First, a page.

Over the years, I’ve realised the historians worth listening to most are those who also write in a clear, accessible and informative style, something I’ve always tried to emulate. In addition, I’ve always tied to consider topics in new light and only presented my arguments after weighing the evidence. But while the rules of history are to be respected, sometimes it can be good to break a few. However, I have only ever done this to illuminate or emphasise an argument still further. The use of relevant sources, a firm understanding of the historiography and a willingness to be persuaded otherwise will always remain the most powerful weapons in a historian's armoury.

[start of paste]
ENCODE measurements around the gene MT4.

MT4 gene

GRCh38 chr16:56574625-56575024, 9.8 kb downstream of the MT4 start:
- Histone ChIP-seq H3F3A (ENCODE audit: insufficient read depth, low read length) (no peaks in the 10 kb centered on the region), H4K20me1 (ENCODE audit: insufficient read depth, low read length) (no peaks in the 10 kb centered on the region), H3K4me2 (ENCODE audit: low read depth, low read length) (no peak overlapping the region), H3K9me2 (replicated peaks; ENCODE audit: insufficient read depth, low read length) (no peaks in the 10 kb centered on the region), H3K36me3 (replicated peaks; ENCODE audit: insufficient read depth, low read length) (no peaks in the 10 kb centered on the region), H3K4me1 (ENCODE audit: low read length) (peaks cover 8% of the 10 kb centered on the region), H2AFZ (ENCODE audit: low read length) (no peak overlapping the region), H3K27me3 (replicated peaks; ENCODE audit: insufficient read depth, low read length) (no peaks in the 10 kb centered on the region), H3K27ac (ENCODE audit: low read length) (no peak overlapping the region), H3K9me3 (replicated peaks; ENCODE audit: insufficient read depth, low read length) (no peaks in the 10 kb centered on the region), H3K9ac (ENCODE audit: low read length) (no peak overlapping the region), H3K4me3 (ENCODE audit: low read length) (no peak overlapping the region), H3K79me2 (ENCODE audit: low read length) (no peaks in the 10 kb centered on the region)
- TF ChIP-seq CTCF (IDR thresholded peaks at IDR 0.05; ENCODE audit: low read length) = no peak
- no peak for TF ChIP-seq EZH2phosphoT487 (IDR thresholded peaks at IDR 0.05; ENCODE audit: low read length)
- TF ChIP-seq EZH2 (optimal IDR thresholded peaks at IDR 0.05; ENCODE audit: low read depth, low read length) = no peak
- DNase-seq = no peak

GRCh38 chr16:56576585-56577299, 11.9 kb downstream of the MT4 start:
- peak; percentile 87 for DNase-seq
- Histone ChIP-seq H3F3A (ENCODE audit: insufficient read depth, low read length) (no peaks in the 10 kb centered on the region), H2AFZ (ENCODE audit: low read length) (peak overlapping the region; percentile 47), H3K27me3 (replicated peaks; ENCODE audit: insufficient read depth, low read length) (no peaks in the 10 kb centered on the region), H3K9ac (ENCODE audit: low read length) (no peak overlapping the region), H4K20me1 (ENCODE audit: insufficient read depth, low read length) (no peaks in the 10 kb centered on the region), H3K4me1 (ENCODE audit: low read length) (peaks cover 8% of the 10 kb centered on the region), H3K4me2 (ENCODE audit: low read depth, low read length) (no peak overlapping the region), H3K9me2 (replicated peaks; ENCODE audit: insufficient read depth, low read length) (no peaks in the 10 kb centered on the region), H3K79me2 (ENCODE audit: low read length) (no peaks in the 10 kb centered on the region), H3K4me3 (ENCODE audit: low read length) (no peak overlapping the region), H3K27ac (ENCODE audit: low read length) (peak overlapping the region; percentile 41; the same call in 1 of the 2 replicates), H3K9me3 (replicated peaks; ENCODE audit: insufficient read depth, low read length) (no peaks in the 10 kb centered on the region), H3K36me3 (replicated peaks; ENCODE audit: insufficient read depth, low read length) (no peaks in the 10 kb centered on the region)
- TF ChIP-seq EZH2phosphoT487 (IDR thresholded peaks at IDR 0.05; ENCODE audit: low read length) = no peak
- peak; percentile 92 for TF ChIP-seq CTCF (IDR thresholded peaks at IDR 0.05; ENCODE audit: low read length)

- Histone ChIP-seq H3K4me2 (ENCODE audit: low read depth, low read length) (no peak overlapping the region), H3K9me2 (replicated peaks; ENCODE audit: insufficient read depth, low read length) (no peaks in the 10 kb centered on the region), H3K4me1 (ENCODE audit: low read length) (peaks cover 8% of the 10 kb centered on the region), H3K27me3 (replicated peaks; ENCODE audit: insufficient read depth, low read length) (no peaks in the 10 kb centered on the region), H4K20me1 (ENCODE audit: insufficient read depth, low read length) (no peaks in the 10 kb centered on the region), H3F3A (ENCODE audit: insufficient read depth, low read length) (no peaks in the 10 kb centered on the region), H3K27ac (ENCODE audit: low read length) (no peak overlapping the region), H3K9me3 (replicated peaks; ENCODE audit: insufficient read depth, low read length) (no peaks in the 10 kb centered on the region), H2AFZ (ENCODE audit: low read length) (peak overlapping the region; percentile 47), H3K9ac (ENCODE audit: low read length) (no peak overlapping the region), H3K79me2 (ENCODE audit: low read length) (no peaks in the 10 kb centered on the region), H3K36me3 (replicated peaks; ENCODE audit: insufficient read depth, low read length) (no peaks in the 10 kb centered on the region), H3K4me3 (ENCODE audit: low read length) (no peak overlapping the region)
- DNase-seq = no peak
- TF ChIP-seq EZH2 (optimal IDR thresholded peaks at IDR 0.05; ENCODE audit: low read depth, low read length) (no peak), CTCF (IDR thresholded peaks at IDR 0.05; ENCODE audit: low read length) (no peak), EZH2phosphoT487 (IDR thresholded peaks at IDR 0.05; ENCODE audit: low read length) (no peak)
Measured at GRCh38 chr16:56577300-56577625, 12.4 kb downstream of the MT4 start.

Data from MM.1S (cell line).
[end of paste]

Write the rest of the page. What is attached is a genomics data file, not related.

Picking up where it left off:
The skills of being a historian take time to master and any good historian worth his or her salt will readily admit that the learning process is ongoing. As for myself, many of the pieces of this puzzle fell into place when I undertook an MA at Birkbeck in social and cultural history. The course was modular and we had the opportunity to engage in robust debate during seminars. Instead of exams, we were asked to formulate a question on a topic that tied in with each module and then write an essay of around 5,000 words. We also undertook a major dissertation. I have presented most of the work here, although not in its original form as I subsequently tightened up much of the word flow and edited numerous paragraphs that were not precise enough for my liking in their original form.
I will not pretend to be an authority upon the topics presented. However, I feel that my work was well researched and, importantly, remains fresh. If you are a casual reader, please do not let the academic angle put you off as I have tried to maintain a clear and engaging style and I'm sure there's much in here that you will find of interest.
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